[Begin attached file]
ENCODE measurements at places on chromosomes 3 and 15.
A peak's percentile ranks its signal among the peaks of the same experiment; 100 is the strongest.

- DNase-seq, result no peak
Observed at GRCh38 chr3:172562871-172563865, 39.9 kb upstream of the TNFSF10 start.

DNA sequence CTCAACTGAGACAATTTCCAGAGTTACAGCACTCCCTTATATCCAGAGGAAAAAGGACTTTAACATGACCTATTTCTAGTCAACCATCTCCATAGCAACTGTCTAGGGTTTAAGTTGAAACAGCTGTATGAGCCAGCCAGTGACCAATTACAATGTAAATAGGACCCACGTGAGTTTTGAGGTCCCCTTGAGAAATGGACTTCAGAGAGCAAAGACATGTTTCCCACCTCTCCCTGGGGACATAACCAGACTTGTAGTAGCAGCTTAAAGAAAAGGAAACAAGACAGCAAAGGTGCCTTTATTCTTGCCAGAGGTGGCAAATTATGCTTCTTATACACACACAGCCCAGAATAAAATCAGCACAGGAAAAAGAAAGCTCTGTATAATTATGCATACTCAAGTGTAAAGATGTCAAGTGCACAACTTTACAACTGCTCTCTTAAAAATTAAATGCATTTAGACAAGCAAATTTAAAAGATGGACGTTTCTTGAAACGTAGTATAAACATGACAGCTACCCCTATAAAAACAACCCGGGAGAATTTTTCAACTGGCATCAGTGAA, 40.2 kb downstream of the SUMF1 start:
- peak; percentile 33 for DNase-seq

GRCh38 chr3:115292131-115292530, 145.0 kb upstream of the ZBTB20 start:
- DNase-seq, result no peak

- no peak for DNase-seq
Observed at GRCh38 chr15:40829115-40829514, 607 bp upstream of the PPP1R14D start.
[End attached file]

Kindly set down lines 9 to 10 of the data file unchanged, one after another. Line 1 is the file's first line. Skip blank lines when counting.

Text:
- no peak for DNase-seq
Observed at GRCh38 chr15:40829115-40829514, 607 bp upstream of the PPP1R14D start.